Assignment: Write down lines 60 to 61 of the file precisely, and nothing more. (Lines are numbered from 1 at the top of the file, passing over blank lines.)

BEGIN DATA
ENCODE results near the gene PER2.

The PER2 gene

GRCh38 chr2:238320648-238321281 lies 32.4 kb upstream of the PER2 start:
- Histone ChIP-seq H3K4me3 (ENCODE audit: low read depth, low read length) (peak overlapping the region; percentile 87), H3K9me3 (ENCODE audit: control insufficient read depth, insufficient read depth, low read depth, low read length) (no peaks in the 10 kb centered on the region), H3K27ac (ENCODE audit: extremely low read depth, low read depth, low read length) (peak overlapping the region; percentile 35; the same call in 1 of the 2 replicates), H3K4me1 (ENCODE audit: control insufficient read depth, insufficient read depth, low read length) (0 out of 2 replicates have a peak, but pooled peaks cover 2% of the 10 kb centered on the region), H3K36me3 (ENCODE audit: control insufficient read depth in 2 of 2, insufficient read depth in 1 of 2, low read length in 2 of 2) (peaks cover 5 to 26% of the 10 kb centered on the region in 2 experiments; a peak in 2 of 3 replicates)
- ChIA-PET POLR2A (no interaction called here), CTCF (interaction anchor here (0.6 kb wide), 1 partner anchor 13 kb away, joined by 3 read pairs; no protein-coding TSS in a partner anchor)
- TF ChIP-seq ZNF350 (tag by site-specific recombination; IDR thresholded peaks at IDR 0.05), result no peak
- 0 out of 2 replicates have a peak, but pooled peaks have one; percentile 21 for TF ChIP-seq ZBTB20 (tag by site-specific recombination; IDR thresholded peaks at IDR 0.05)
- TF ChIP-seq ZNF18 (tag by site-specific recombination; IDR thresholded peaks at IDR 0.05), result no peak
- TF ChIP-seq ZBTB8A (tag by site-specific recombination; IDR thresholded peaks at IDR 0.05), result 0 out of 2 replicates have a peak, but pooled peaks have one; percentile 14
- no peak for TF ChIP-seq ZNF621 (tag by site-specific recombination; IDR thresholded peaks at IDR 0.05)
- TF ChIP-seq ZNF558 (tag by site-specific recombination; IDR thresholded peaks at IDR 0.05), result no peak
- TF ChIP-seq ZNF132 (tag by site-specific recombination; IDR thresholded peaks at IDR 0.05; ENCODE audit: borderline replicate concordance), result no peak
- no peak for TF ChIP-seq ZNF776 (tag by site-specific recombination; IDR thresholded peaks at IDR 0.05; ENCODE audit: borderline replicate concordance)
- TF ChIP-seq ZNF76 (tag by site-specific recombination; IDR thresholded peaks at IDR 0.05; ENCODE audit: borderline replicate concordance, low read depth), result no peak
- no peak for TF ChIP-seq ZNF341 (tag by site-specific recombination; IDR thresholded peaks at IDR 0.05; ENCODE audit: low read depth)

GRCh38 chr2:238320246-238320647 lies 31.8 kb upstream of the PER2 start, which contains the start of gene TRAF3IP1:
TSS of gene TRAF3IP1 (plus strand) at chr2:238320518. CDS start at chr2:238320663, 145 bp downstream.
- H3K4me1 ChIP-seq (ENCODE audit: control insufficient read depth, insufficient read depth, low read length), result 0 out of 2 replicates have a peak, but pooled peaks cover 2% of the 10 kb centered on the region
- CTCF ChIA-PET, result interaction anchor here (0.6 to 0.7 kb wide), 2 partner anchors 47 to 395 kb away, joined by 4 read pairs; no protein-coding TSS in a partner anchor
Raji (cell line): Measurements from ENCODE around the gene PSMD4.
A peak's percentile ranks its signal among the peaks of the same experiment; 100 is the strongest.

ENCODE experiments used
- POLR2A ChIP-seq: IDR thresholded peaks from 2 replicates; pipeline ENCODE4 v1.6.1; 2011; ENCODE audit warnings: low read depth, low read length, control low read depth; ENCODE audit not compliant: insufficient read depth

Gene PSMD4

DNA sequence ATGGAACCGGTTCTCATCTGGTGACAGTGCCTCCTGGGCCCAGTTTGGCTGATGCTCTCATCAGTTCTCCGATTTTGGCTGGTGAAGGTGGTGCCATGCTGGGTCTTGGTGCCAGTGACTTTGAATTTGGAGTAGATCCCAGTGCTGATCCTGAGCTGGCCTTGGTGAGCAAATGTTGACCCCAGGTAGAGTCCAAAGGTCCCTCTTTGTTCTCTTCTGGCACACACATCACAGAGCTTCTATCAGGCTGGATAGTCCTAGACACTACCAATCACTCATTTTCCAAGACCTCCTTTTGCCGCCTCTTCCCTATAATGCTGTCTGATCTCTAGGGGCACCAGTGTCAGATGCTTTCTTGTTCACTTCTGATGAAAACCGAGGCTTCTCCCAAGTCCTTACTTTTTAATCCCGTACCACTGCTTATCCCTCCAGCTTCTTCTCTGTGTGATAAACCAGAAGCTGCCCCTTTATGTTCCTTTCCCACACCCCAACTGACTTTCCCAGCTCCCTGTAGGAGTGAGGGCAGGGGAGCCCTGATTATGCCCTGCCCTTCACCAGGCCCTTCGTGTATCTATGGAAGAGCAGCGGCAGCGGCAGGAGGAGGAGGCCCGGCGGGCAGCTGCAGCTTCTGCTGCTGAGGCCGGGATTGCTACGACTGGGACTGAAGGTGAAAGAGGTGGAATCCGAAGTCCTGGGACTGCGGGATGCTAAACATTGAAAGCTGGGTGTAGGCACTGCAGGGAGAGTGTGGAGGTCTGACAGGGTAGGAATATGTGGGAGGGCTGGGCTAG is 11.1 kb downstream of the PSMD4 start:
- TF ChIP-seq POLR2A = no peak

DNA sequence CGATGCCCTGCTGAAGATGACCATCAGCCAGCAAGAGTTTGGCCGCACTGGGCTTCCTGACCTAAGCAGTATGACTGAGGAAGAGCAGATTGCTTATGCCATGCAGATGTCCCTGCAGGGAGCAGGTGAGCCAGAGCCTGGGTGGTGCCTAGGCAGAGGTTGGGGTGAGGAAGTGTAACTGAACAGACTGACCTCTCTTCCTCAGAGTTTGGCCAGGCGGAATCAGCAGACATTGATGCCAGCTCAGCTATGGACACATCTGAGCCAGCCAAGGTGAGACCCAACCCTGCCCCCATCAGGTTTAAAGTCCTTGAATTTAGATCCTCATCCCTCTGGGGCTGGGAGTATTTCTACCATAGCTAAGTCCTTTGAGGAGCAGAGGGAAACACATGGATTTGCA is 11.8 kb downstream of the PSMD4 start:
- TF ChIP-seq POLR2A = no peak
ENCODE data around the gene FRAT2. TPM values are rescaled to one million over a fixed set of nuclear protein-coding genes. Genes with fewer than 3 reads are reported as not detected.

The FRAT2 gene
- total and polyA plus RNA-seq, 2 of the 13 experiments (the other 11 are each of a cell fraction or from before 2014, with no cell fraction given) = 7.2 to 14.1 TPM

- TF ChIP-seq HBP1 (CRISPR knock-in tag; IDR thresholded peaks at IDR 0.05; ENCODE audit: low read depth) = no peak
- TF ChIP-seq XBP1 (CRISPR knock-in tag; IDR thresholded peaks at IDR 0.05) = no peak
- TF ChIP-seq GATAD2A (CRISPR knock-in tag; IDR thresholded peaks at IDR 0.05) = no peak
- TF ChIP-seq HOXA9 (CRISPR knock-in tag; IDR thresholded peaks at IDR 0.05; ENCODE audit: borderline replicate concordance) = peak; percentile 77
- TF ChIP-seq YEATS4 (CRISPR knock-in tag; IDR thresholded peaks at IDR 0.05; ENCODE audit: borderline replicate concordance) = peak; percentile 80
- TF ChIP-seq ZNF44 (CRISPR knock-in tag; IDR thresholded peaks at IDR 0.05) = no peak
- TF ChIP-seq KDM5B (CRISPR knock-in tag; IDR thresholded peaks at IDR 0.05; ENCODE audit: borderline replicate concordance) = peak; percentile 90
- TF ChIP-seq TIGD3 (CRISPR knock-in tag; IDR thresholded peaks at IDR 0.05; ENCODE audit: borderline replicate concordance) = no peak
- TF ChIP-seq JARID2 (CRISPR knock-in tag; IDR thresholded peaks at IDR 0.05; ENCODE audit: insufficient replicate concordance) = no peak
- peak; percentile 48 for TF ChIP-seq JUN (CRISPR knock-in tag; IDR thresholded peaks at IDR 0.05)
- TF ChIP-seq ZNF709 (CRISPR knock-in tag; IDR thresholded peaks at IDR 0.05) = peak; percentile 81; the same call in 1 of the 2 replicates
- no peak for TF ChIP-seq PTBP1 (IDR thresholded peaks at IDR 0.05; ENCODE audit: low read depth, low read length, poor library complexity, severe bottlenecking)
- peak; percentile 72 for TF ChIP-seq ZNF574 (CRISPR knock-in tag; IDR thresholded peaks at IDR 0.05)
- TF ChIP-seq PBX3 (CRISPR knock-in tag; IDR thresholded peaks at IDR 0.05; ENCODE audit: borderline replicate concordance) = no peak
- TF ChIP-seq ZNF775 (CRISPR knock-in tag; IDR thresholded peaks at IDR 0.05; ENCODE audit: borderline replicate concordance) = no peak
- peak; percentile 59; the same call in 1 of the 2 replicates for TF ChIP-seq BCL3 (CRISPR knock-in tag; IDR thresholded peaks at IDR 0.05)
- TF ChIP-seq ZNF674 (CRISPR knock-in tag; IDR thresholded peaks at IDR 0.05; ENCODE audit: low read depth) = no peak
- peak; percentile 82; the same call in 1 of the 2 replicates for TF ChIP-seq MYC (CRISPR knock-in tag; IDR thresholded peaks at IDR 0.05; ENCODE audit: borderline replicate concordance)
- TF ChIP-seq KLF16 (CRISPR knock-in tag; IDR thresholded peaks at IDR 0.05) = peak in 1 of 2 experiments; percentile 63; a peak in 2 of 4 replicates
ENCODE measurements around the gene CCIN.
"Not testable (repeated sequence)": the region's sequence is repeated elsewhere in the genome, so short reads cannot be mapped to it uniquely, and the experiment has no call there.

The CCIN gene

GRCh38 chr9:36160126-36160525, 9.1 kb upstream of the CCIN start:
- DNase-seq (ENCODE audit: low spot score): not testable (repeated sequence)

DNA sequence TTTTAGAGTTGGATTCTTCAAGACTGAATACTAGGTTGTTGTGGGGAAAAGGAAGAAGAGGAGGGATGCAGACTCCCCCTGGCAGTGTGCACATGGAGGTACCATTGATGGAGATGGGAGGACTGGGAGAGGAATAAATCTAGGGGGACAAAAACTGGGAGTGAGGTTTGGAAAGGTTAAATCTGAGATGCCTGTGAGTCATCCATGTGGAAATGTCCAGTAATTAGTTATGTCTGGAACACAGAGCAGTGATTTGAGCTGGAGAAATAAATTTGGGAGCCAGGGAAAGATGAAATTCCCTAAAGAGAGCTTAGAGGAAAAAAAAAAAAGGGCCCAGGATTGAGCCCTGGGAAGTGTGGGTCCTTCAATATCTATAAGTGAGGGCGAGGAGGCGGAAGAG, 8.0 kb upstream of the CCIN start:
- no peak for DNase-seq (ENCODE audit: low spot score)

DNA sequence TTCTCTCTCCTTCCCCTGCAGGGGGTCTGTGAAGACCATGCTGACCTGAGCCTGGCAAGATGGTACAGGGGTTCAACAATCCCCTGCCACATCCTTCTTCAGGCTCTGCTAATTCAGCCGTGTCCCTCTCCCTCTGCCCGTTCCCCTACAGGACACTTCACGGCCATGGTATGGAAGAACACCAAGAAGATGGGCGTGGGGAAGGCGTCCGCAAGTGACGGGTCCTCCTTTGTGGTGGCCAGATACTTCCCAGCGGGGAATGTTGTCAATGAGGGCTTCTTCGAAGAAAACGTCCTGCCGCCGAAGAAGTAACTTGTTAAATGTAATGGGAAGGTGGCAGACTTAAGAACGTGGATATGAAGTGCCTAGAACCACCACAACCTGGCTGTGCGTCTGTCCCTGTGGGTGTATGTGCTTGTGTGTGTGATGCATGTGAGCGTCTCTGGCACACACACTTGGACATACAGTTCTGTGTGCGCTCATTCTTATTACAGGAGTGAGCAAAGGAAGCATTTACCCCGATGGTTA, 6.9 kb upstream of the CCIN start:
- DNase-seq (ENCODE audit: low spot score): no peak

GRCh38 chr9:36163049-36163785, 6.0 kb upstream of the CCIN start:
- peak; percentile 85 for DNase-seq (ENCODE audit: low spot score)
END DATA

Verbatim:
GRCh38 chr9:36163049-36163785, 6.0 kb upstream of the CCIN start:
- peak; percentile 85 for DNase-seq (ENCODE audit: low spot score)